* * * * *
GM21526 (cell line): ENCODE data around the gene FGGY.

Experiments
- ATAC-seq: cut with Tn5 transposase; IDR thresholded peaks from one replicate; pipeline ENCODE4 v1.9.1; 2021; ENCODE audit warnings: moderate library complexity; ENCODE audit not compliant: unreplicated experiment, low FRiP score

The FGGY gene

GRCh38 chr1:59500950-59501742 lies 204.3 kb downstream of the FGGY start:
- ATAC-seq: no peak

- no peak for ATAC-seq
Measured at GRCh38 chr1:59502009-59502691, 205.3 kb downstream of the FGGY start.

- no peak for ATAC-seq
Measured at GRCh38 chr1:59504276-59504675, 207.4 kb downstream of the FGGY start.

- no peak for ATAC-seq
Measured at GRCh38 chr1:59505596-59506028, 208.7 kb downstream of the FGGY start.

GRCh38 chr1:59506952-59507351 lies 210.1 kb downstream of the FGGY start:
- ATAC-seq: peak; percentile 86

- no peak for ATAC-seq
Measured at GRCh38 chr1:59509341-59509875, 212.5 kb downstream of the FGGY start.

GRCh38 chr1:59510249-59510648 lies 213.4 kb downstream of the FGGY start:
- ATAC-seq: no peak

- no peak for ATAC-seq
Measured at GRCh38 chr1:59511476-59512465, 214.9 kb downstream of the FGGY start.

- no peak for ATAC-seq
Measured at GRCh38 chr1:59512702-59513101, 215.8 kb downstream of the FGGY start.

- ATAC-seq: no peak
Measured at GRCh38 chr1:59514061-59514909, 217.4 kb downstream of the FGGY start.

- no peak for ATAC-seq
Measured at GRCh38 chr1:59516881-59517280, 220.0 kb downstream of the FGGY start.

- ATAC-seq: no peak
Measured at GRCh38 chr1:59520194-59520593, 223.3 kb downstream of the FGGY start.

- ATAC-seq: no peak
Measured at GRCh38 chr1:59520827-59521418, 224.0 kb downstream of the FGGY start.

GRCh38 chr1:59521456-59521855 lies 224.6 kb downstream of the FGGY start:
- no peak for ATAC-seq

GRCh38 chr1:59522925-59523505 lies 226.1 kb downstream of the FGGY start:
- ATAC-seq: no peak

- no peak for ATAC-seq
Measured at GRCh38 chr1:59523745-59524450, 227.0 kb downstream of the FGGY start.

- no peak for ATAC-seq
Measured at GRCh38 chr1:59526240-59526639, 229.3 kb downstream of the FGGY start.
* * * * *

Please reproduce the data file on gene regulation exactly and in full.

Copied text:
GM21526 (cell line): ENCODE data around the gene FGGY.

Experiments
- ATAC-seq: cut with Tn5 transposase; IDR thresholded peaks from one replicate; pipeline ENCODE4 v1.9.1; 2021; ENCODE audit warnings: moderate library complexity; ENCODE audit not compliant: unreplicated experiment, low FRiP score

The FGGY gene

GRCh38 chr1:59500950-59501742 lies 204.3 kb downstream of the FGGY start:
- ATAC-seq: no peak

- no peak for ATAC-seq
Measured at GRCh38 chr1:59502009-59502691, 205.3 kb downstream of the FGGY start.

- no peak for ATAC-seq
Measured at GRCh38 chr1:59504276-59504675, 207.4 kb downstream of the FGGY start.

- no peak for ATAC-seq
Measured at GRCh38 chr1:59505596-59506028, 208.7 kb downstream of the FGGY start.

GRCh38 chr1:59506952-59507351 lies 210.1 kb downstream of the FGGY start:
- ATAC-seq: peak; percentile 86

- no peak for ATAC-seq
Measured at GRCh38 chr1:59509341-59509875, 212.5 kb downstream of the FGGY start.

GRCh38 chr1:59510249-59510648 lies 213.4 kb downstream of the FGGY start:
- ATAC-seq: no peak

- no peak for ATAC-seq
Measured at GRCh38 chr1:59511476-59512465, 214.9 kb downstream of the FGGY start.

- no peak for ATAC-seq
Measured at GRCh38 chr1:59512702-59513101, 215.8 kb downstream of the FGGY start.

- ATAC-seq: no peak
Measured at GRCh38 chr1:59514061-59514909, 217.4 kb downstream of the FGGY start.

- no peak for ATAC-seq
Measured at GRCh38 chr1:59516881-59517280, 220.0 kb downstream of the FGGY start.

- ATAC-seq: no peak
Measured at GRCh38 chr1:59520194-59520593, 223.3 kb downstream of the FGGY start.

- ATAC-seq: no peak
Measured at GRCh38 chr1:59520827-59521418, 224.0 kb downstream of the FGGY start.

GRCh38 chr1:59521456-59521855 lies 224.6 kb downstream of the FGGY start:
- no peak for ATAC-seq

GRCh38 chr1:59522925-59523505 lies 226.1 kb downstream of the FGGY start:
- ATAC-seq: no peak

- no peak for ATAC-seq
Measured at GRCh38 chr1:59523745-59524450, 227.0 kb downstream of the FGGY start.

- no peak for ATAC-seq
Measured at GRCh38 chr1:59526240-59526639, 229.3 kb downstream of the FGGY start.